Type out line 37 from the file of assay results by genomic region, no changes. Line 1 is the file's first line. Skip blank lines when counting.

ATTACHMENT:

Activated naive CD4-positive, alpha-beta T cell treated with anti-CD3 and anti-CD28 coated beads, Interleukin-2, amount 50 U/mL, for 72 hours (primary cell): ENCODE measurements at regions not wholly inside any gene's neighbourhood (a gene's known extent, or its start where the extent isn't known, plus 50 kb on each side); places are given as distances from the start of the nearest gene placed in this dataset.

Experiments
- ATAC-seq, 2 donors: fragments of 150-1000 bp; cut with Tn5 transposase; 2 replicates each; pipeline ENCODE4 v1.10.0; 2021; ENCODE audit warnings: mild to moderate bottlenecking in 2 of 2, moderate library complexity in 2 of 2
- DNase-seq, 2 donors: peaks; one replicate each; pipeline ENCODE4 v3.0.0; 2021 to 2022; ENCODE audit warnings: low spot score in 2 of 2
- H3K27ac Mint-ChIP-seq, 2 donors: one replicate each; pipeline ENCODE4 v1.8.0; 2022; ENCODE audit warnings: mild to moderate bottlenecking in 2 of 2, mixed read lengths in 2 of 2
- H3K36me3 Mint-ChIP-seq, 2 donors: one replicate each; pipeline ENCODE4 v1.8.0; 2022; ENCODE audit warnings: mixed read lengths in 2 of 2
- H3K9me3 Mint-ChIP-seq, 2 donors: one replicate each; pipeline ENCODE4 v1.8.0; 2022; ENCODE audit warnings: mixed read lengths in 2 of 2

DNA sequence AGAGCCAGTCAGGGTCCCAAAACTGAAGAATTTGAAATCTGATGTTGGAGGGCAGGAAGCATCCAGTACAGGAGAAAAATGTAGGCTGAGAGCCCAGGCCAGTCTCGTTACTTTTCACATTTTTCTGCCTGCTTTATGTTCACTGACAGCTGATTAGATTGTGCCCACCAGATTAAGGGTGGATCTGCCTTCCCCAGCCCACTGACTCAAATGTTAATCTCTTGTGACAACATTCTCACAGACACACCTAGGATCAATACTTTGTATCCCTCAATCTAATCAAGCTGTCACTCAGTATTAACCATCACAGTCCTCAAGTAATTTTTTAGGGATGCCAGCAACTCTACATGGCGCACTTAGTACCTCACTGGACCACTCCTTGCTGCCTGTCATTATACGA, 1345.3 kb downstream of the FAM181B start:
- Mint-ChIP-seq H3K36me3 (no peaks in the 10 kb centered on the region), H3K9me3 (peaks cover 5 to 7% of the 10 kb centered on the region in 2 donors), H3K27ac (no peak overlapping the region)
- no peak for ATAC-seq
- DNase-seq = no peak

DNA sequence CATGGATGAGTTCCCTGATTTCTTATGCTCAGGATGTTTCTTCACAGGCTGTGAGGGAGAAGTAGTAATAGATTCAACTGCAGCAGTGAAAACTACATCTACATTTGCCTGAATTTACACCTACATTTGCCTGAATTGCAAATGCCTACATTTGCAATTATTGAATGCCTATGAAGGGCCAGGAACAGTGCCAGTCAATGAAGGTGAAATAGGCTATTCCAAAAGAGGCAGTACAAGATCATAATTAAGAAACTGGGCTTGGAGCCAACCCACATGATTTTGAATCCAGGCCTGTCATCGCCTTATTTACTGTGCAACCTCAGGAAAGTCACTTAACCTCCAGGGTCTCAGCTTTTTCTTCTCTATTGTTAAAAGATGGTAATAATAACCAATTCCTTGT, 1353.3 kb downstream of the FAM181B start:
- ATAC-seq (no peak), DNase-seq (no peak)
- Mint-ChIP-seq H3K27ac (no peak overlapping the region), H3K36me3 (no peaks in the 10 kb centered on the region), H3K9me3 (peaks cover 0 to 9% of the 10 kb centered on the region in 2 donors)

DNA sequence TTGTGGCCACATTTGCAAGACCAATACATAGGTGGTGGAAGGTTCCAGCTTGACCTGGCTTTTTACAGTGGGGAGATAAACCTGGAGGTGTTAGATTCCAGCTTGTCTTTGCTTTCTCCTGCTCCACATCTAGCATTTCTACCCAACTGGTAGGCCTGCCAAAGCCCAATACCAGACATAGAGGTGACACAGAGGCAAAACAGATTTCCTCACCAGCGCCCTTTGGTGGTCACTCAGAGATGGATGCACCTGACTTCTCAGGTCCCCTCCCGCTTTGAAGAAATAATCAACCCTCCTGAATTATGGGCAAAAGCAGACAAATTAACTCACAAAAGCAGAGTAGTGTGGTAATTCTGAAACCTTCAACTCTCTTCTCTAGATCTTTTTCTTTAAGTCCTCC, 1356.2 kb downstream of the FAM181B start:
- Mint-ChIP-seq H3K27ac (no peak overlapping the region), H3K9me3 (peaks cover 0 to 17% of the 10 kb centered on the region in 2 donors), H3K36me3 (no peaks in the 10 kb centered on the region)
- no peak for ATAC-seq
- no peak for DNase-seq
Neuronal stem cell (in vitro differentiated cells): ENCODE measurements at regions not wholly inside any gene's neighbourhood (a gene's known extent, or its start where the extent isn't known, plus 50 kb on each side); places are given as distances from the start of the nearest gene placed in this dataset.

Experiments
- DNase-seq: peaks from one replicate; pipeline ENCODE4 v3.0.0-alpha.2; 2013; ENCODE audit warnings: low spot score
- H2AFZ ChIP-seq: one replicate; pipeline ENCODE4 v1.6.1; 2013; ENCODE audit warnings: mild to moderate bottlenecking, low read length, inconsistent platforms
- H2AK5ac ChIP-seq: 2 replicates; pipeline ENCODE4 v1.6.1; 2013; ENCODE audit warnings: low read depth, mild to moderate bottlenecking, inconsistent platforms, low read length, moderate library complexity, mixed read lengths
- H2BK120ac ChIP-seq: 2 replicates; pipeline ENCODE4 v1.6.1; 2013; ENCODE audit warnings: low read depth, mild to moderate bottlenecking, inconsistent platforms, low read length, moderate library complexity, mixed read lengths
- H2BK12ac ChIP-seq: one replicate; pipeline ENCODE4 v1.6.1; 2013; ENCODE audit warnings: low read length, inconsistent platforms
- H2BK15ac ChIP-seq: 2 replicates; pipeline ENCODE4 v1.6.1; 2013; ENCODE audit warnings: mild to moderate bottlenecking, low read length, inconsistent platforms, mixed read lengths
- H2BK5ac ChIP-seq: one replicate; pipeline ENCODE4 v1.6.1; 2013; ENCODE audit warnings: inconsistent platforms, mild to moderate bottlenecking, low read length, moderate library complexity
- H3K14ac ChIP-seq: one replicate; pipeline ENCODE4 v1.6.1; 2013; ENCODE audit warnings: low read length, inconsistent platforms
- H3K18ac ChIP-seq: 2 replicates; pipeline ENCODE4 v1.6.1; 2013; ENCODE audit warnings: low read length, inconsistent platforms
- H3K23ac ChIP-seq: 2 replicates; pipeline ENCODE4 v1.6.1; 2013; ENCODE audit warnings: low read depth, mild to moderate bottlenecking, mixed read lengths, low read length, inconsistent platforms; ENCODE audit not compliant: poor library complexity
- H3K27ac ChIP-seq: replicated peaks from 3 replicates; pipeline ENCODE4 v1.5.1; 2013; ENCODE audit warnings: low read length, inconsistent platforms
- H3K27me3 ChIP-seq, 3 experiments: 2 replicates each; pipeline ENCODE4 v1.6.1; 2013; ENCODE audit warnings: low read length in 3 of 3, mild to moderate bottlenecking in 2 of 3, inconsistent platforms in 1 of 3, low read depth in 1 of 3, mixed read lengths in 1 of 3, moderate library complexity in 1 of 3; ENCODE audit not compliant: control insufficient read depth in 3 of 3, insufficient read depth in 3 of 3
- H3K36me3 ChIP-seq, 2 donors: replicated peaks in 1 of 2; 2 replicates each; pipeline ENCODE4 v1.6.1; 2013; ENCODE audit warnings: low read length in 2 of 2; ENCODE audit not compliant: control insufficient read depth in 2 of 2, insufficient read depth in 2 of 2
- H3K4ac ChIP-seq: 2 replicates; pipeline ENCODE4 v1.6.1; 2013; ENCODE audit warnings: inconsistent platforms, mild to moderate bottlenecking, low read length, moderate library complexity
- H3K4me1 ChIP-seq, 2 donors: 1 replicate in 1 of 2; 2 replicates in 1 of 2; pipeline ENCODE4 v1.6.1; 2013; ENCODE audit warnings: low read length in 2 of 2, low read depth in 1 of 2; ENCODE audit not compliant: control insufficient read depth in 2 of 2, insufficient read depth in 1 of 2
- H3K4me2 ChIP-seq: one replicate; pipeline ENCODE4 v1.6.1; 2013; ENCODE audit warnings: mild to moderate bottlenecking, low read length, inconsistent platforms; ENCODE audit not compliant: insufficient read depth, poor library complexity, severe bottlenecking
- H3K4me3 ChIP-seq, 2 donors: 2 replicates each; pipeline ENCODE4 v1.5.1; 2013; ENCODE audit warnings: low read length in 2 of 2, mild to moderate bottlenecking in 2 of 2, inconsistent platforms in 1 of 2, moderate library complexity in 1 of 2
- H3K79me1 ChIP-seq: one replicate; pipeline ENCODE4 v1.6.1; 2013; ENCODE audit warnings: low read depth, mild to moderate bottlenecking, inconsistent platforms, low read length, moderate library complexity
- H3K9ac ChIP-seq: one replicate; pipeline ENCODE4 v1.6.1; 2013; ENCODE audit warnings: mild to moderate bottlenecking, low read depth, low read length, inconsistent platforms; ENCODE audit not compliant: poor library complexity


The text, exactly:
- H3K4me3 ChIP-seq, 2 donors: 2 replicates each; pipeline ENCODE4 v1.5.1; 2013; ENCODE audit warnings: low read length in 2 of 2, mild to moderate bottlenecking in 2 of 2, inconsistent platforms in 1 of 2, moderate library complexity in 1 of 2